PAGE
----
Not only were citizens told they could not carry firearms for personal protection outside the home, but some who chose to remain in their homes to defend their property against bands of looters were told they had to leave, and that they had to surrender their firearms. Footage emerged of law enforcement officers entering homes and forcibly removing firearms from law-abiding citizens.
From the tragic event of Katrina and the local government’s usurpation of the fundamental right to personal protection emerged another NRA success story—the promotion of Emergency Powers legislation.
Emergency Powers laws prohibit government entities—whether state or local—from suspending our right to keep and bear arms during a declared state of emergency: a time when the right to self-defense is probably more important than most other times. Seizing lawfully owned firearms is, of course, prohibited, but suspending RTC is also off the table. Since Katrina, the NRA has worked to pass such protections in 33 states and at the federal level.
Of course, anti-gun extremists are not always so forward with their attacks on our firearms freedom. One area where they have tried to diminish our rights as gun owners is with attacks on shooting ranges. Without ranges, responsible firearm owners will have very little opportunity to practice the safe handling or use of firearms.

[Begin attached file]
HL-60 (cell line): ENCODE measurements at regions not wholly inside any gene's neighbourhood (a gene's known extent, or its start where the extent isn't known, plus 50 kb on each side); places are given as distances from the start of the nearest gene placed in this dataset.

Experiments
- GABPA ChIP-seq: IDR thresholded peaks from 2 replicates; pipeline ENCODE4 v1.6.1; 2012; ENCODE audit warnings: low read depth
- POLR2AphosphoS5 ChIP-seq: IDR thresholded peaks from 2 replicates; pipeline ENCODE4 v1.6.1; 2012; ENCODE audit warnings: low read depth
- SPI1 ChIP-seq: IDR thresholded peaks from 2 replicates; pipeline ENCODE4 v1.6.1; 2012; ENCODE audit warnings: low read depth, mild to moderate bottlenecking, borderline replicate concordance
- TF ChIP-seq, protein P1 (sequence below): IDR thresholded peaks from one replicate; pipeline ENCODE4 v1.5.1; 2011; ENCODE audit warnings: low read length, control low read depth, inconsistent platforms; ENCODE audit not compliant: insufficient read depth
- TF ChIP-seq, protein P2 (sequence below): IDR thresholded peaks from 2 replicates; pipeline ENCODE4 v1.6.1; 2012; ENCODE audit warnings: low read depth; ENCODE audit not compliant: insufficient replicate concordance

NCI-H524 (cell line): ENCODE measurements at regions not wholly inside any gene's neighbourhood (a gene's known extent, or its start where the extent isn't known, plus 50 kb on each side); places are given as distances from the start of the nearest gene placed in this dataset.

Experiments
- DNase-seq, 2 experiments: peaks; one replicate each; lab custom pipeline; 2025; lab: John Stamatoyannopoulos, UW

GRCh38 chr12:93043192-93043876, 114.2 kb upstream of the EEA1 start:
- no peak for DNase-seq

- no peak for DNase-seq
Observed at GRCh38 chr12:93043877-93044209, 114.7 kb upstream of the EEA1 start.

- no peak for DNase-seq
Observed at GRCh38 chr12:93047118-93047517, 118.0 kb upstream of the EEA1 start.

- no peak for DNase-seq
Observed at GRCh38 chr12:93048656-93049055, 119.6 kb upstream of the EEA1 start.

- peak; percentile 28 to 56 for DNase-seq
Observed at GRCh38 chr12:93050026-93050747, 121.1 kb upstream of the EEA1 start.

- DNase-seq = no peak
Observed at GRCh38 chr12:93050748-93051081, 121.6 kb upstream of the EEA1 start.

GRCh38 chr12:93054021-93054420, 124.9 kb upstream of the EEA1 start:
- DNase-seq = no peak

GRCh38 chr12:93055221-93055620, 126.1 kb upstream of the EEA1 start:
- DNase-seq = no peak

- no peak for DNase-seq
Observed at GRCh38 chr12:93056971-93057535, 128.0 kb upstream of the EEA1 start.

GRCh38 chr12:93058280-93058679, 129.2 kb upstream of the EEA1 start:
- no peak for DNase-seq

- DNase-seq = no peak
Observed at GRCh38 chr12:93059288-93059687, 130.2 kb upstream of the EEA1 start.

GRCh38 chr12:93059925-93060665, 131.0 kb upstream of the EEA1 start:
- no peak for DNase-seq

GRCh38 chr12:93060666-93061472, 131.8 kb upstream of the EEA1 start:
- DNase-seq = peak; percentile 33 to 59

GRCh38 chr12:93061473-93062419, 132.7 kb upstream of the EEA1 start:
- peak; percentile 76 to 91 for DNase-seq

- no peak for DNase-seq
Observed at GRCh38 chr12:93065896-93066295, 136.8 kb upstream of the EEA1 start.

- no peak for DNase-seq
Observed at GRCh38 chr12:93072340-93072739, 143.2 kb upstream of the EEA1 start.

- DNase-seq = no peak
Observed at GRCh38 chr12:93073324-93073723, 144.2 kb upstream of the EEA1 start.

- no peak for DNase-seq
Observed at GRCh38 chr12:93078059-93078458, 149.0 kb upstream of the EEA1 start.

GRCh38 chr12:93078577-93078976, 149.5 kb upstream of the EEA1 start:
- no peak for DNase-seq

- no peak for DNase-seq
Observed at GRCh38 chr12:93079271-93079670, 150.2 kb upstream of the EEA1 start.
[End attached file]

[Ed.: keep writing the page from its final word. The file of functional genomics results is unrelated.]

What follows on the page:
When it was clear that those who despise the Second Amendment had targeted ranges with nuisance lawsuits and local “zoning” ordinances, the NRA began promoting range protection laws. These laws are especially useful to established ranges, preventing local governments from forcing them to close down because they cannot comply with new noise ordinances, or construction requirements, that are put in place years, and sometimes decades, after the range was established in compliance with local zoning laws. Today, 48 states have some form of a range protection law in place, and we are constantly working to improve them.
In the hunting arena, it goes without saying that NRA and the hunting community have faced countless threats from the animal “rights” extremists at peta and HSUS, who work nonstop to eliminate our nation’s great hunting heritage. Fighting each attack individually is daunting, so the NRA launched an effort to pass constitutional amendments at the state level recognizing our right to hunt. Once again, we’ve seen a great deal of success.
Today, there are 22 states that have enshrined the right to hunt in their constitution—with most of them adopting language developed by the NRA. It is important to remember that the passage of these amendments is by the voters, after state legislatures agree to place them on the ballot. This is clear and convincing evidence that our detractors are wrong when they accuse the NRA of promoting issues that are not supported by the general public.
These accomplishments are due to your support, dedication, and unwavering commitment to the Second Amendment and our hunting heritage. Working together we have been able to achieve great successes for our right to keep and bear arms.